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Women in Art: Kara Walker

‘Presenting Negro Scenes Drawn Upon My Passage through the South and Reconfigured for the Benefit of Enlightened Audiences Wherever Such may be Found, by Myself, Missus K.E.B. Walker, Colored’

During my junior year of high school (2008-2009) I was lucky enough to take an art history class. I was even luckier in that I lived in a Chicago suburb, meaning I had access to multiple museums, galleries, and festivals in which I could view amazing artwork. Work by the greats, just a quick train ride away.

One day, our class took a trip down to the  Museum of Contemporary Art for the Jeff Koons exhibit. Koons’s work was interesting, yes, but in my eyes, didn’t hold a candle to this piece.

It filled the room. At first I looked at it and thought, “They’re just silhouettes”. Then I looked closer and jumped. Surprising work, to say the least.

I had my sketchbook with me and wrote the title of the piece down. Luckily I brought this sketchbook (Finished, but it’s nice to have around) to RIT. Upon deciding to further research Kara Walker I immediately scrambled to find it, breathing a sigh of relief when I was able to locate it and read the title of the piece scribbled inside.

It’s an interesting title, isn’t it? At first its length bothered me; I thought it was kind of pretentious. But it really does work with the piece. It adds more detail to an already intricate narrative and helps the audience better understand the work. It is a little bit silly and old-timey, but that’s part of what makes it so effective.

Kara Walker is most well known for her work with silhouettes; room sized tableaus of cut-paper figures exploring America’s tension surrounding race and gender. She utilizes a traditionally stuffy and orderly Victorian medium to express her opinions on oppression and power, race and sexuality. She takes a “boring” medium and makes it theatrical and chaotic. Her work is full of slaves and black Americans being hurt and abused, complying with and being forced into racial stereotypes and caricatures, full of women and men fighting, fornicating, and running amok. Her work is over the top in its depiction of violence, sexuality, and in the features her cut-paper figures possess. It’s meant to shock the viewer. Make us question our attitudes about race.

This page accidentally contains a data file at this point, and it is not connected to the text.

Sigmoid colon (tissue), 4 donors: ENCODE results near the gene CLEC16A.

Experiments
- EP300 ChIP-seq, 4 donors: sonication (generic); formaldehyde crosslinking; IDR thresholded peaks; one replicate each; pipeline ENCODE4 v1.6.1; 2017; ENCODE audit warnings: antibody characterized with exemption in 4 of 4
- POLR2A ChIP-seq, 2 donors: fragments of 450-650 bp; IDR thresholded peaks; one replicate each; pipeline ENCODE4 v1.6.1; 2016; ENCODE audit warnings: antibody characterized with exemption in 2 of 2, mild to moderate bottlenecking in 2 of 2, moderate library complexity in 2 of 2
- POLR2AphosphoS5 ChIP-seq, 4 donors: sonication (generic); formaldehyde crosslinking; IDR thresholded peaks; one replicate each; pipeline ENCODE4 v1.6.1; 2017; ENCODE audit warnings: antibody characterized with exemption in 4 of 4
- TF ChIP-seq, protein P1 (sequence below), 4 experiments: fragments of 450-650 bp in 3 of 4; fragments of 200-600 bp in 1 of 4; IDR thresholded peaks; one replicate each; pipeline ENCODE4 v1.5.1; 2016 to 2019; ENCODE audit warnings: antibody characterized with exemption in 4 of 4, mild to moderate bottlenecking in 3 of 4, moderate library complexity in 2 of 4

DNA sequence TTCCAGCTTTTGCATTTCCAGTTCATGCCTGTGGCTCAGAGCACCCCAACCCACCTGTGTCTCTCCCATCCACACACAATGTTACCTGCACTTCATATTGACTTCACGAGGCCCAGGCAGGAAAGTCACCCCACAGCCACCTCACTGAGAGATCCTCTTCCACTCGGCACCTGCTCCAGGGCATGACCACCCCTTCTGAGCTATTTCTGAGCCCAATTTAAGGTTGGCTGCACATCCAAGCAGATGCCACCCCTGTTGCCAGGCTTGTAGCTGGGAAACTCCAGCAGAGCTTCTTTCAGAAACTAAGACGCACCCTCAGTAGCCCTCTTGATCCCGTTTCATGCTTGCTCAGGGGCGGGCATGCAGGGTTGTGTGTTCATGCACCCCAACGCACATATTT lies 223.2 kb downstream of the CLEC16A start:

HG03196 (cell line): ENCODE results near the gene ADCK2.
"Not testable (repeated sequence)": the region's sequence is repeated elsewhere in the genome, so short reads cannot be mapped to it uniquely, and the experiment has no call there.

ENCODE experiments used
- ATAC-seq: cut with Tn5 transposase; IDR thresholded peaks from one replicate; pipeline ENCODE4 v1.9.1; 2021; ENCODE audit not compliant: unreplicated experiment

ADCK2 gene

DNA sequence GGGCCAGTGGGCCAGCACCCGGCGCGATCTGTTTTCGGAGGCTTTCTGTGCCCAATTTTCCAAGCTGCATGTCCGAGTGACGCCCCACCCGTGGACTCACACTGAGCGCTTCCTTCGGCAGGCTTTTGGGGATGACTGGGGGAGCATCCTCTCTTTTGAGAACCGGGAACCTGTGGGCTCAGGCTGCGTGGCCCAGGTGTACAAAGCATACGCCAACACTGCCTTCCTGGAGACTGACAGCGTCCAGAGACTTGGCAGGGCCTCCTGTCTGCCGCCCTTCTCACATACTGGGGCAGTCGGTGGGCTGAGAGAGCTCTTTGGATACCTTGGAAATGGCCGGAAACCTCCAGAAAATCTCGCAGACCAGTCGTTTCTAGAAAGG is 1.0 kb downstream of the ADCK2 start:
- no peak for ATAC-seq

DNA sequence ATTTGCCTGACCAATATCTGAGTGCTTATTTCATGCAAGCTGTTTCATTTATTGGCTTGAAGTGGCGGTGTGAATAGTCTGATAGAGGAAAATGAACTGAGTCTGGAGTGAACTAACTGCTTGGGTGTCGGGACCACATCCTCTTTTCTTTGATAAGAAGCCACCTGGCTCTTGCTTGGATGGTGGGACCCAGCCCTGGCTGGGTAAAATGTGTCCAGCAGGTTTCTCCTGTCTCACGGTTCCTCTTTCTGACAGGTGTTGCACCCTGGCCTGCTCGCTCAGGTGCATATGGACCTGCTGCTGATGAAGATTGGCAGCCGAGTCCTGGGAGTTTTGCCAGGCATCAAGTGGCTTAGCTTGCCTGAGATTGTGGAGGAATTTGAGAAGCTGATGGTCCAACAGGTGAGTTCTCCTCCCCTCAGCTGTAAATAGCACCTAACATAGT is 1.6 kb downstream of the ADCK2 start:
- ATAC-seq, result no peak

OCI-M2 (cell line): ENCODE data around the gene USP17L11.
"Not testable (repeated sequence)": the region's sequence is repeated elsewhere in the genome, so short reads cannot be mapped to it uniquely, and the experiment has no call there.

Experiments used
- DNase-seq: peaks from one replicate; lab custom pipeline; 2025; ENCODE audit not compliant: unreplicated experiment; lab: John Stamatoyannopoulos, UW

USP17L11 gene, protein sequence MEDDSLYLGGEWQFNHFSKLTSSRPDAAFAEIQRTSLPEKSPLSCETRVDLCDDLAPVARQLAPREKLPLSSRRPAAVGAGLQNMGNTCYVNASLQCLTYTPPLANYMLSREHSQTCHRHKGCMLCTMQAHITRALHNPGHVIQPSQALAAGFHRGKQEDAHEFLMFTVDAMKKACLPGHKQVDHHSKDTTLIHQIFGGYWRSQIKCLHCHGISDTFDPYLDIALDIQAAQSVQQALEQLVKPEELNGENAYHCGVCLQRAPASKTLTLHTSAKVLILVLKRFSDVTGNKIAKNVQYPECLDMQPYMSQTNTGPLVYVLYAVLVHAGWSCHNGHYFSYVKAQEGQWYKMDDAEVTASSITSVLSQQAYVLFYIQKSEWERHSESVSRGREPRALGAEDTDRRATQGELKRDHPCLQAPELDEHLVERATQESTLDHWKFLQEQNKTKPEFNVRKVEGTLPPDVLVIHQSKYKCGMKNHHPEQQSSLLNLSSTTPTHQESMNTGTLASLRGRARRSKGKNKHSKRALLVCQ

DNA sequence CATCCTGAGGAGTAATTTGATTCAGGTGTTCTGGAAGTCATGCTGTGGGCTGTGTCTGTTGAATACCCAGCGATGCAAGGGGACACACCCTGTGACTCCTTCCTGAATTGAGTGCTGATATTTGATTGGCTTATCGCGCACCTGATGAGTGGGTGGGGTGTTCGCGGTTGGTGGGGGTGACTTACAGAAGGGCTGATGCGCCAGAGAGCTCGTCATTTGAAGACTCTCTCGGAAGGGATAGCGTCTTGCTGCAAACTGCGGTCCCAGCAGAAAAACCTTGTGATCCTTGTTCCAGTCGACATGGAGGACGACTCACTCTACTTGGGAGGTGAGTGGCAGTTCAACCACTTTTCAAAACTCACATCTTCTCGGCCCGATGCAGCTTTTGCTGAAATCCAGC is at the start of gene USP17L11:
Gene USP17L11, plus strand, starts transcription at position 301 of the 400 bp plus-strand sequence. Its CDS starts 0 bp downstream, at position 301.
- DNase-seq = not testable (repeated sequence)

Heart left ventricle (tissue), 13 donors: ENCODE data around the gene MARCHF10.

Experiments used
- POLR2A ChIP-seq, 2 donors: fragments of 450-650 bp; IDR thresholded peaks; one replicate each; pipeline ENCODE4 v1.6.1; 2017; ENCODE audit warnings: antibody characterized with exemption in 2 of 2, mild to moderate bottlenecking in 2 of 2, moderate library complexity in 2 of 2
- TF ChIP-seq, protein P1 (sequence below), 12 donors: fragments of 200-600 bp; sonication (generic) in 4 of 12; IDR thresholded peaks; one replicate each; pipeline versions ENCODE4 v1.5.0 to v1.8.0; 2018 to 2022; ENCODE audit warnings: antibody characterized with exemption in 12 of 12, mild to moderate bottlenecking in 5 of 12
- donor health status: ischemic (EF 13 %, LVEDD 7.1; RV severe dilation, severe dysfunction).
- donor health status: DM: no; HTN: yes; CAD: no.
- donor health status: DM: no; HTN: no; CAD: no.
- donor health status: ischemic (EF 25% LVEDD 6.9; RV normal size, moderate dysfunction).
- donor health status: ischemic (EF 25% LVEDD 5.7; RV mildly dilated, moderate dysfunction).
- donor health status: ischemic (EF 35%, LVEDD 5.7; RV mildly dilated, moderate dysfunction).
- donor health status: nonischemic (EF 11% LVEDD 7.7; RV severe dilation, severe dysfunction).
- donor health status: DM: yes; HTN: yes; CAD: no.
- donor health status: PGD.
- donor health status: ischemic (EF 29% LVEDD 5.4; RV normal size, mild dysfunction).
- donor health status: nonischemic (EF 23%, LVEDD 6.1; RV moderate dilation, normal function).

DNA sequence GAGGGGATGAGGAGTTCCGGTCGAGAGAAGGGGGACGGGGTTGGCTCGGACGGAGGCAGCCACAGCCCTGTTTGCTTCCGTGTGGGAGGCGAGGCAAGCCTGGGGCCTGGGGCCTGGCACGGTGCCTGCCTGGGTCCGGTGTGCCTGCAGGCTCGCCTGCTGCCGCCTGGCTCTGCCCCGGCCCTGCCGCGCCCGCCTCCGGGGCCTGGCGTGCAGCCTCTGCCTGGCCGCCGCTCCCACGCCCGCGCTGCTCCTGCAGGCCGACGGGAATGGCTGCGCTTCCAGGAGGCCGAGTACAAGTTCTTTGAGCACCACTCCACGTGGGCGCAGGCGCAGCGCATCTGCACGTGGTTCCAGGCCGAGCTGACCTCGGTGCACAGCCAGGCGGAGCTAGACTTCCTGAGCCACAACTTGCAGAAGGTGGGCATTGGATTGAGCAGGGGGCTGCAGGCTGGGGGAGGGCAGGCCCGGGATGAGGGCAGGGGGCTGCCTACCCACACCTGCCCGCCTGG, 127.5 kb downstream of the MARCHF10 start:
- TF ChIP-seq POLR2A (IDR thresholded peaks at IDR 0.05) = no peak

Walker’s silhouettes fill the room. They surround the viewer and force the us to think about what is being depicted. The fragmentary nature of the narrative invites viewers to participate in the work, making us complicit in these horrible acts. In fact, Walker sometimes displays work in circular rooms, with the intent of making the viewer question whether there is a beginning and end, if there’s a narrative at all. We are engulfed by the world she creates. Walker says of this effect, “I always wanted to make work that would surround the viewer, to place the viewer in an uncomfortable relationship to a type of imagery that undermines all our fine-tuned, well-adjusted cultural beliefs.” Essentially, Walker is trying to bring us out of our comfort zone so that we will think.

As a black woman born in the late 60s, Walker is no stranger to American issues with race. Raised in a California suburb, Walker encountered a culture shock upon moving to Atlanta at the age of thirteen and experiencing increased amounts of racism in her daily life. While California was far from perfect, living in the South proved to be difficult, to say the least.

Here’s more of Walker’s work, including some close ups in which you can see how she exaggerates figures and features to conform to racial stereotypes (Trigger warning: some silhouettes depict sexual violence): Continue reading

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Art and Dolls: Charcoal Drawings

I don’t generally share my artwork in the main section of this site, but I felt as though these drawings relate to the general theme.

They’re charcoal on rag paper (Arches Cover Cream), 22×30 inches. I bought a porcelain doll at the local Goodwill and have been using it in a number of projects. It’s sitting in my room right now being fairly creepy (But hopefully not haunting me!)

Feel free to leave feedback or any critique you may have! And check out the portfolio page if you’d like to see more of my work.